Nashville-area native Will Hoge wastes no time or mercy lining up targets and hitting bull’s-eyes on his most recent album, “My American Dream”:

“I work two jobs to raise a family

While you’re livin’ off of everything your daddy left behind …

Another group of kids in a high school, dead

But you’re still at your golf course teein’ off at nine

People marchin’ in the streets tryin’ to find a little peace

You sit around spoutin’ more bullshit online” —“Gilded Walls”

Trump, the ongoing water crisis in Flint, Michigan, and cruel anti-immigrant policies all inspire Hoge’s musical fire, as do once wild high school friends who’ve turned into gun-gripping Bible thumpers (the raucous “Nikki’s a Republican Now”). But as a father, the 45-year-old Hoge is particularly enraged by mass shootings, and the NRA.

Hoge’s always been a sharp, conscientious songwriter; even before 2012’s “Modern American Protest Music,” which sought to fill the contemporary protest song vacuum with earnest roots-rockers like “Ballad of Trayvon Martin” and “Jesus Came to Tennessee,” he wove egalitarian working-man themes through his albums. Any residual impulses to mind his political manners in red-state country were buried with concertgoers slaughtered at last year’s Route 91 Harvest music festival in Vegas. His gravelly howl punching words over an ominous chord progression, Hoge’s video for the scathing “Thoughts & Prayers” damns politicians with their own tweets.

“You’re just a whore to the guild that’s called ‘the NRA’ …

You could’a done somethin’ and we all wish that you would

To prove to the world you had one tiny ounce of good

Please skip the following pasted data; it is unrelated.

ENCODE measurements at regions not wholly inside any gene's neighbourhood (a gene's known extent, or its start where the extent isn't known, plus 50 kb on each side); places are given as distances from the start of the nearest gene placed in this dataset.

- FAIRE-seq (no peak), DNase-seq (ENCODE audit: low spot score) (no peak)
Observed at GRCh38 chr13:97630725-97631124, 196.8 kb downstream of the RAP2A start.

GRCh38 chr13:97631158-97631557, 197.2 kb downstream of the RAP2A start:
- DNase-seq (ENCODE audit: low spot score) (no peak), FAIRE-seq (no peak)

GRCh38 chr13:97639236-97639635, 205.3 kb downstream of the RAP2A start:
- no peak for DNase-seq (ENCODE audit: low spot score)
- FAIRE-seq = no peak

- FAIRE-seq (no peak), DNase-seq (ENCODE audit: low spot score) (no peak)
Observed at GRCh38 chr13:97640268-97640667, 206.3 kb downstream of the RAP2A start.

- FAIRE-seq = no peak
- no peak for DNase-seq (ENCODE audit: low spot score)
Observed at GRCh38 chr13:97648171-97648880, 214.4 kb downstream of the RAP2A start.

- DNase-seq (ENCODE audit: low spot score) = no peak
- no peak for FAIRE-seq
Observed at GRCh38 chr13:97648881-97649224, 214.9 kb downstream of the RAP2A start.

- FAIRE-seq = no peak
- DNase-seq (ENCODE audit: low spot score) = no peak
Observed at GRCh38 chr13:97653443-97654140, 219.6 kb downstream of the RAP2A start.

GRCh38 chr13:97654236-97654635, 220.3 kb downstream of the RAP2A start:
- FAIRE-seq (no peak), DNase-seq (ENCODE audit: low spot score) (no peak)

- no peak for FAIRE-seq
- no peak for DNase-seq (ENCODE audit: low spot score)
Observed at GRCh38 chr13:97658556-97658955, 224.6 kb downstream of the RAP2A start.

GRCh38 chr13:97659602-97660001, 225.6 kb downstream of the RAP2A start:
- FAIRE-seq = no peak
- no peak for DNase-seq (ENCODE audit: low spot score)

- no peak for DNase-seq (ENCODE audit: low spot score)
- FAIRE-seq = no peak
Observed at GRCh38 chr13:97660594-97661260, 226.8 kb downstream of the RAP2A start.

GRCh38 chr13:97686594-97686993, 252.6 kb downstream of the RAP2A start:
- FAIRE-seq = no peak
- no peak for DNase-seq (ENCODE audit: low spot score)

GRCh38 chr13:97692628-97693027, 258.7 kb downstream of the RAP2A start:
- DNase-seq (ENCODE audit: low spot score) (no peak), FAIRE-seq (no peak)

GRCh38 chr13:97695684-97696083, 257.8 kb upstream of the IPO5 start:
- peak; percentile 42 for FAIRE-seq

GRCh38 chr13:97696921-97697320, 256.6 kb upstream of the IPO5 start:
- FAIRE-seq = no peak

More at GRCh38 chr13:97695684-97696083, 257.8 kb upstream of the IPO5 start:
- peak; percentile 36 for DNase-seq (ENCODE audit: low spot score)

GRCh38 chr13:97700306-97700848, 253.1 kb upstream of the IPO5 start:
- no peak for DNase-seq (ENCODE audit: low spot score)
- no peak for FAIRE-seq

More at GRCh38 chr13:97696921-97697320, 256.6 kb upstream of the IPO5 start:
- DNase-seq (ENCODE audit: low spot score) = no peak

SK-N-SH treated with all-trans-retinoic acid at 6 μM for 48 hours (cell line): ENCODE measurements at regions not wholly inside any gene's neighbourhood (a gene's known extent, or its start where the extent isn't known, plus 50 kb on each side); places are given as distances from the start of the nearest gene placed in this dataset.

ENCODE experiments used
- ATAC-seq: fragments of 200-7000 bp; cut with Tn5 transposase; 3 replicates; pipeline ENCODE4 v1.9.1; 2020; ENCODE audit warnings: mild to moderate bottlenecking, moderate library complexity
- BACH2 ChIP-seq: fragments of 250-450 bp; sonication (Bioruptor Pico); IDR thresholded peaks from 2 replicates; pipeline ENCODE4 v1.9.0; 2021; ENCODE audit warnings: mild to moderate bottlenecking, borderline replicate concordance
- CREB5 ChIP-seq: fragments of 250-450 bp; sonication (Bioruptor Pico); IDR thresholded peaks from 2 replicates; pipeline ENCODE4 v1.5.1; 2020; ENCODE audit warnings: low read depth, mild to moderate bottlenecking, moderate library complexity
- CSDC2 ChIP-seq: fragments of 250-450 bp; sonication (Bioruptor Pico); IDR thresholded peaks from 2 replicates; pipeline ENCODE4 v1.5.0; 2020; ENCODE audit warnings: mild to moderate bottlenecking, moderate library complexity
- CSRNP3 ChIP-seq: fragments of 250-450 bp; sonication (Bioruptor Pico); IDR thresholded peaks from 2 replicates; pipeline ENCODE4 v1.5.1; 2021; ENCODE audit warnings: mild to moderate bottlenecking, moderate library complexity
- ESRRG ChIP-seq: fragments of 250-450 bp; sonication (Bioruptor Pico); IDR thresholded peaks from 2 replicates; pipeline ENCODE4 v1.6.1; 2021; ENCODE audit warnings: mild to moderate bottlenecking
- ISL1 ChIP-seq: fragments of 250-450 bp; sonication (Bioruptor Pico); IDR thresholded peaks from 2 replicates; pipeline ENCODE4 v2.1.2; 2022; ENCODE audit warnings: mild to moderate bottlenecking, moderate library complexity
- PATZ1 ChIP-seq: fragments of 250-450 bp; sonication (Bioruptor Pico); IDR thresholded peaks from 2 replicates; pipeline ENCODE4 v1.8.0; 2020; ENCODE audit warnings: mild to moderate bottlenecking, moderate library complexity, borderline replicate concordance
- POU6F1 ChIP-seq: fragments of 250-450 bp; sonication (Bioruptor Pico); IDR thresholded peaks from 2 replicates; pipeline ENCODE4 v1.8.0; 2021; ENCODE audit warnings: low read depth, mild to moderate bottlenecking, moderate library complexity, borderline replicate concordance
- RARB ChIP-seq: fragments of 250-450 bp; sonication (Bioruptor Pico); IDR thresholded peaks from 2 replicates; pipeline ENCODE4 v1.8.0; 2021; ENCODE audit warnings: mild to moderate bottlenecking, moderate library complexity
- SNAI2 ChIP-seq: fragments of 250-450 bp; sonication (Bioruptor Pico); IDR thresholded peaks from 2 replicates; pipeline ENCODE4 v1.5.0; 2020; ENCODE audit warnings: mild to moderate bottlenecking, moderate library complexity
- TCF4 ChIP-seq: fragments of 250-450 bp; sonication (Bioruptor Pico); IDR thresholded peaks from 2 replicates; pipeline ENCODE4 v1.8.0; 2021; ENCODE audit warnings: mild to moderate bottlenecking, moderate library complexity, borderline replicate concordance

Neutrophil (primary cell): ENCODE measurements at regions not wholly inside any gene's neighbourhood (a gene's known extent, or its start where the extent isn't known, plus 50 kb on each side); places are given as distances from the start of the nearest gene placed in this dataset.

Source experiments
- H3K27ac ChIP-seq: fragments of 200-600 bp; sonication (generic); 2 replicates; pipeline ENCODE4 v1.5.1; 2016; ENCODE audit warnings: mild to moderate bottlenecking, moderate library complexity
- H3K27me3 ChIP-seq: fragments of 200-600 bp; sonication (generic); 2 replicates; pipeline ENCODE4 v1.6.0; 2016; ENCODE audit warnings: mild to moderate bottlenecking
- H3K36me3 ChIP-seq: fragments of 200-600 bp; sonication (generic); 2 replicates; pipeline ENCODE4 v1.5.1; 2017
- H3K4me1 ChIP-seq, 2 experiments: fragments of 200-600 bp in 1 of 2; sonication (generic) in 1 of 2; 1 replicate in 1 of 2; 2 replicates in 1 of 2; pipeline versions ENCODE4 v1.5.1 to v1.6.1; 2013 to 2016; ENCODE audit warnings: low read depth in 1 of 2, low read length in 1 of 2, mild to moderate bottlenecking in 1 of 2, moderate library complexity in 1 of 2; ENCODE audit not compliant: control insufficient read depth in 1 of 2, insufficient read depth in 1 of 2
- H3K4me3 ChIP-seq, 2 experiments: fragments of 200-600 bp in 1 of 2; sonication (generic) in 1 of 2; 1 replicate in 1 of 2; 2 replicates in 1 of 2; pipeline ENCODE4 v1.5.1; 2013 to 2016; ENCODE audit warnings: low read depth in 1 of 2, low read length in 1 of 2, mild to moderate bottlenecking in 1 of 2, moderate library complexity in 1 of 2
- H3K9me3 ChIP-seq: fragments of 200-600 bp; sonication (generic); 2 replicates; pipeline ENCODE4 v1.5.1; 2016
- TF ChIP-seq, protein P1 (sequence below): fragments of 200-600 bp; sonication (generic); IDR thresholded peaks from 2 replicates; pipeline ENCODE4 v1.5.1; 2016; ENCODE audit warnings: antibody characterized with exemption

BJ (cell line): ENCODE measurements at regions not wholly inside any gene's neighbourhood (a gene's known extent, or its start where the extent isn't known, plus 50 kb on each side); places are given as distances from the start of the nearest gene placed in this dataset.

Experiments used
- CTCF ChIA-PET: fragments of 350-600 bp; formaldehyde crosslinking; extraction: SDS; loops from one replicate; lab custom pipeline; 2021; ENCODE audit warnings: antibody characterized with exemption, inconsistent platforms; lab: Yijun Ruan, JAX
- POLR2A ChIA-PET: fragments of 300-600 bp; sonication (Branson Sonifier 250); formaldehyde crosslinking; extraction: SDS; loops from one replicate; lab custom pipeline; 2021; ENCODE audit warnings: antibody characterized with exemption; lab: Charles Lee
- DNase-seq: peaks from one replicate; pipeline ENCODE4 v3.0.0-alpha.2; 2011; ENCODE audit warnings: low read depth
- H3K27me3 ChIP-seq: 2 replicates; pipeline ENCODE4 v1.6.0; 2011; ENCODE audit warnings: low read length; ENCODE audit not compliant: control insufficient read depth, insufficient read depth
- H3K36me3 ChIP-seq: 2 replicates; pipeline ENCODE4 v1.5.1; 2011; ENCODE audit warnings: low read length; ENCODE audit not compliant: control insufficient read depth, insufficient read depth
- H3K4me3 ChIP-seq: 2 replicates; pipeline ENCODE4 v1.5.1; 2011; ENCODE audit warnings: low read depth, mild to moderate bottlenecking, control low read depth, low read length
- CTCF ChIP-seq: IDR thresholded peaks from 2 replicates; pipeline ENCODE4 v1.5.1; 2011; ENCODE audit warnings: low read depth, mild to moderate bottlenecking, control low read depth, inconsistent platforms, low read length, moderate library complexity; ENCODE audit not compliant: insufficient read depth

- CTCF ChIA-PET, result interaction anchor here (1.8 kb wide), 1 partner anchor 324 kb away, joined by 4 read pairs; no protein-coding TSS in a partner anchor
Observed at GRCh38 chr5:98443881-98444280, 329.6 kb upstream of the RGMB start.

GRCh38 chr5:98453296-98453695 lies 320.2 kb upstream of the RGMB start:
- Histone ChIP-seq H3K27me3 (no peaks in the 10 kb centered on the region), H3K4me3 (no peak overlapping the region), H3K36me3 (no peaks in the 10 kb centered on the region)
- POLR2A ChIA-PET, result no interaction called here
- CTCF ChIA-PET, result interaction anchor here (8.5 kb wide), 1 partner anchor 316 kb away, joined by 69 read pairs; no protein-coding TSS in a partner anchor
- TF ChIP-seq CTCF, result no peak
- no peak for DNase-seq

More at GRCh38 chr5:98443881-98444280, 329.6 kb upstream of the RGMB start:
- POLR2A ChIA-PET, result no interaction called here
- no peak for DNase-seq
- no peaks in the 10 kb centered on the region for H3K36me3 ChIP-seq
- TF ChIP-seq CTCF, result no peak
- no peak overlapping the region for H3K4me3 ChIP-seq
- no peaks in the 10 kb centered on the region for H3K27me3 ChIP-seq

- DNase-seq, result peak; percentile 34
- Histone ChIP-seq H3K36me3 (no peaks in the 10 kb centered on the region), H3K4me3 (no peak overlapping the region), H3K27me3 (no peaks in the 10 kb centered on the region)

But you’ll blame somebody else for all this despair

And not do a thing but offer up your thoughts and prayers”

Beyond a litany of injustices, “My American Dream” is a call to action; physical versions of the onetime history student’s album are packaged with copies of the Constitution. Lynyrd Skynyrd’s legacy haunts the righteous lines and guitar solos of “Still a Southern Man,” in which Hoge wrestles with his twisted cultural heritage and commits to upholding bloodied all-American values.

“The line really ain’t that thin between heritage and hate

One’s sayin’, ‘Yes ma’am’ and ‘Thank you’ and makin’ sure you pull your own weight

The other’s what happens when you try to hold down anybody that ain’t just like you

You can call it what you want but it’s a goddamn shame

And I’m glad I finally see the truth”

Hoge, who counts Vince Gill and Social Distortion frontman Mike Ness among his fans, has been touring with Social D, a timely opportunity that’s connected him to an audience viscerally responsive to blunt, pissed-off music. No question but that Hoge’s angry — and he’s channeling that anger with one eye on his audience and the other on Nov. 6.  

Will Hoge headlines the Moroccan Lounge, 901 E. 1st St., downtown LA, 7:30 p.m. Tuesday, Oct. 30; $15-$18. Mike Ness protégé Jade Jackson opens. Info: (213) 395-0610., the